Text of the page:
Our latest posts and rants

VAT fuel scale charges

VAT fuel scale charges, for taxing private use of road fuel, are amended for periods commencing on or after 1 May 2014.

Scale charges for particular vehicles are determined by their CO2 emissions figure. Where the CO2 emissions figure of a vehicle is not a multiple of five, the figure is rounded down to the next multiple of five to determine the level of the charge. For a bi-fuel vehicle which has two CO2 emissions figures, the lower of the two figures should be used. For cars which are too old to have a CO2 emissions figure HM Revenue & Customs (HMRC) have prescribed a level of emissions by reference to the vehicle’s engine capacity (cc).

You can find details of the changes on the HMRC website

The tables on the HMRC website show the VAT inclusive scale charges, VAT charges and net figures applicable in each accounting period, depending on whether it is a 12 month, three month or one month accounting period.

How to avoid being a VAT geek when on holiday

Whilst checking our bill for dinner at our favourite restaurant in Puerto del Carmen, Lanzarote recently, my husband commented on the 7% ‘tax’ which is added to all restaurant bills there. I immediately launched into an explanation that this was IVA, the Spanish equivalent of our beloved VAT and that back in the UK we are charged the standard rate of 20% for all meals eaten in a restaurant. Fortunately, for his sanity and my continued existence, I noticed pretty quickly that his eyes had glazed over.

I was reminded of this conversation just yesterday when I read that Brussels was targeting VAT on ebooks which could cut the VAT on them. It is an anomaly that whilst printed books are VAT free, ebooks attract VAT at the full standard rate of 20%.

Why should this remind me of my Lanzarote VAT geek moment? Well as I have highlighted before, the VAT treatment of many goods and services differs wildly between EU countries and the treatment of ebooks is just another example. Other EU countries already enjoy lower rates of VAT in respect of ebooks with France taxing both printed and ebooks at 5.5%.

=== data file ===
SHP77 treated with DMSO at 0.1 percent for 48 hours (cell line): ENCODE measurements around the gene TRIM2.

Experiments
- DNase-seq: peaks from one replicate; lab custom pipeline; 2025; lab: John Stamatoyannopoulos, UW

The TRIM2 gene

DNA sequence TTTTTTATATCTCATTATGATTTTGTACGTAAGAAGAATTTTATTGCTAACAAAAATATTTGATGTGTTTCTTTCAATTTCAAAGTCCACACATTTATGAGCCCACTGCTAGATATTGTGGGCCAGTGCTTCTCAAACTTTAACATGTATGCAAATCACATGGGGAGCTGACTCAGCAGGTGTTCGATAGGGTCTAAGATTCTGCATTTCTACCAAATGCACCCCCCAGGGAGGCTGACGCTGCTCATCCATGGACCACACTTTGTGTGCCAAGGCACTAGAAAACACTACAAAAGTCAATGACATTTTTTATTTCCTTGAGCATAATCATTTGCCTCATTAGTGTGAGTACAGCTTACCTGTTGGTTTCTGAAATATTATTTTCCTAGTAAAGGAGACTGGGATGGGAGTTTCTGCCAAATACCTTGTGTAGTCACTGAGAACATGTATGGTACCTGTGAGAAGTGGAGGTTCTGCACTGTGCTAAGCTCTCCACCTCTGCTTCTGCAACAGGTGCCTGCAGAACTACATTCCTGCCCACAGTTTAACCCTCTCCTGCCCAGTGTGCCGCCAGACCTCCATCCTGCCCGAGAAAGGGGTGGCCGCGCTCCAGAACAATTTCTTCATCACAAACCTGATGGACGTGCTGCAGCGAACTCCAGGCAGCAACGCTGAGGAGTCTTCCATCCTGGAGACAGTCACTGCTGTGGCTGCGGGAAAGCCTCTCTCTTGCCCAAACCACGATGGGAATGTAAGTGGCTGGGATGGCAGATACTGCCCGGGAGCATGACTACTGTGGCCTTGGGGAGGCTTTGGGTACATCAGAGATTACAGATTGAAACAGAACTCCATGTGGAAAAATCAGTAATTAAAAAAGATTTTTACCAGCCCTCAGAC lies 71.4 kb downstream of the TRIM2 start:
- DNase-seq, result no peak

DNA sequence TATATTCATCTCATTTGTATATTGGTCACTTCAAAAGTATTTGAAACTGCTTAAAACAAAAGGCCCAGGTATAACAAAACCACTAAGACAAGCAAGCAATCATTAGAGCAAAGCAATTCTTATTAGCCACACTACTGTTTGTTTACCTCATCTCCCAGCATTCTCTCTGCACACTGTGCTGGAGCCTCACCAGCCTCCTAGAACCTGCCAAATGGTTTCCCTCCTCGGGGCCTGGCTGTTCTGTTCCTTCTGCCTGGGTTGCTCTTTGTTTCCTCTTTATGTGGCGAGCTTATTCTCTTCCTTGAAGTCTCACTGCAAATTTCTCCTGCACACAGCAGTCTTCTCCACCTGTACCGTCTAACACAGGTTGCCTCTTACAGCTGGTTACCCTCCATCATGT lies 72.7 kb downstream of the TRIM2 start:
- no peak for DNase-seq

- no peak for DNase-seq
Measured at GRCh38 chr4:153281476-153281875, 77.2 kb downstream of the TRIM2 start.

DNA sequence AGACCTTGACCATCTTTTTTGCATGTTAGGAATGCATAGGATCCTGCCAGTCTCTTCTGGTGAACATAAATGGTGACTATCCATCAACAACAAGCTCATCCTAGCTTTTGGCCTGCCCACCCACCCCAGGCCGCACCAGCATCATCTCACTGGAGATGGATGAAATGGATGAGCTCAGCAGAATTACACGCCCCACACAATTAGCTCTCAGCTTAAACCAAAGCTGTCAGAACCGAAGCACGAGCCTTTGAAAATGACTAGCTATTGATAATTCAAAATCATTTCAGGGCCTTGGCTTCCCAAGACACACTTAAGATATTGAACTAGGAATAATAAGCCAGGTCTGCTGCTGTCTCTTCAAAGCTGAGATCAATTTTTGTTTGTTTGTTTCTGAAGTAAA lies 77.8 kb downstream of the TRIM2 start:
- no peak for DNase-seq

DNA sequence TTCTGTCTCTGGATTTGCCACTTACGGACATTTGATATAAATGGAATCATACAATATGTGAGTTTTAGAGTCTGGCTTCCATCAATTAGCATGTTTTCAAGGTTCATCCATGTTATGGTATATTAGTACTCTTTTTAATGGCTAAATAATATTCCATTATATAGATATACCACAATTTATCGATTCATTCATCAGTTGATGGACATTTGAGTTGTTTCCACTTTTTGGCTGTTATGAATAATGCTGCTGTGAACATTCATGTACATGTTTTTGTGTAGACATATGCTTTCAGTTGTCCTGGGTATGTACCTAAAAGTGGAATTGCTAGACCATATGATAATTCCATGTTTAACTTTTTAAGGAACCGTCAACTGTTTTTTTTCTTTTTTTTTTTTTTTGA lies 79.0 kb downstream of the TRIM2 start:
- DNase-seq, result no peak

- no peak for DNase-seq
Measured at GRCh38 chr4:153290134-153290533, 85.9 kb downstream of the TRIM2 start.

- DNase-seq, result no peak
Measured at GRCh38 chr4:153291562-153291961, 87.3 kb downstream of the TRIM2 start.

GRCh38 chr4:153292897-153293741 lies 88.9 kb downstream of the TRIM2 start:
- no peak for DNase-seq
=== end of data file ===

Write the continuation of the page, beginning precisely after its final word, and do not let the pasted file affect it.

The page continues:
As the French would undoubtedly say ‘vive la difference’.

Will your holiday cost you more in the future?

Well if the European Court of Justice (ECJ) has its way then the answer to that is yes!

In a ruling handed down by the ECJ certain VAT exemptions secured when Britain joined the EU are going to be abolished which, it has been suggested, could increase the cost of holidays by 3%.

Although the details are in short supply, in this writer’s opinion this can only mean that the cost of a package holiday will be broken down into its constituent parts with VAT being charged on those elements which attract the tax, e.g. meals on board a plane.

This looks like the thin edge of a very wide wedge and we may expect other exemptions previously granted to be removed.

Unexpected Tax penalty

Around £250,000 families who are receiving child benefit face a penalty fine for failing to register with HM Revenue & Customs (HMRC) by 5 October. This affects parents earning more than £50,000 who received the benefit between 5 January and 6 April 2013.

It has been suggested that there are around a quarter of million families yet to register and if they miss the deadline they will potentially receive a fine equivalent to the amount of benefit they have received.

It would seem obvious that HMRC have not made this requirement known widely enough but this will be no excuse as ‘ignorance’ is not an acceptable reason in the eyes of HMRC.

Anyone who thinks they may be affected would be advised to contact a tax adviser without delay.

House price bubble – are they missing the point?

With house prices rising in recent months due in part to the Government’s shared-equity scheme for first-time buyers and also the Bank of England’s subsidies to lenders’ borrowing,the Royal Institution of Chartered Surveyors (RICS) are calling for the Bank of England to cap annual house-price inflation in order to avoid a debt bubble. (It was news to me that the Bank’s Financial Policy Committee have a suite of regulatory powers to make mortgage lending scarcer and more expensive).

The RICS want the Bank of England to limit the amount people could borrow in relation to income and also demand larger deposits from first-time buyers.

Now it may be me but surely the Government’s incentives were intended to provide a double bonus, not only to help first-time buyers to get onto the property ladder but also to generate house building and thereby help our beleaguered construction industry, the latter surely also benefiting the very institution that is suggesting this cap.

Crédit Lyonnais VAT case

In the Crédit Lyonnais VAT case the CJEU has found that a company which operates branches outside the Member State of its headquarters and which performs activities that give rise to a VAT deduction right and activities that do not, must not take into account the turnover of its foreign branches for the calculation of its input VAT-deduction right.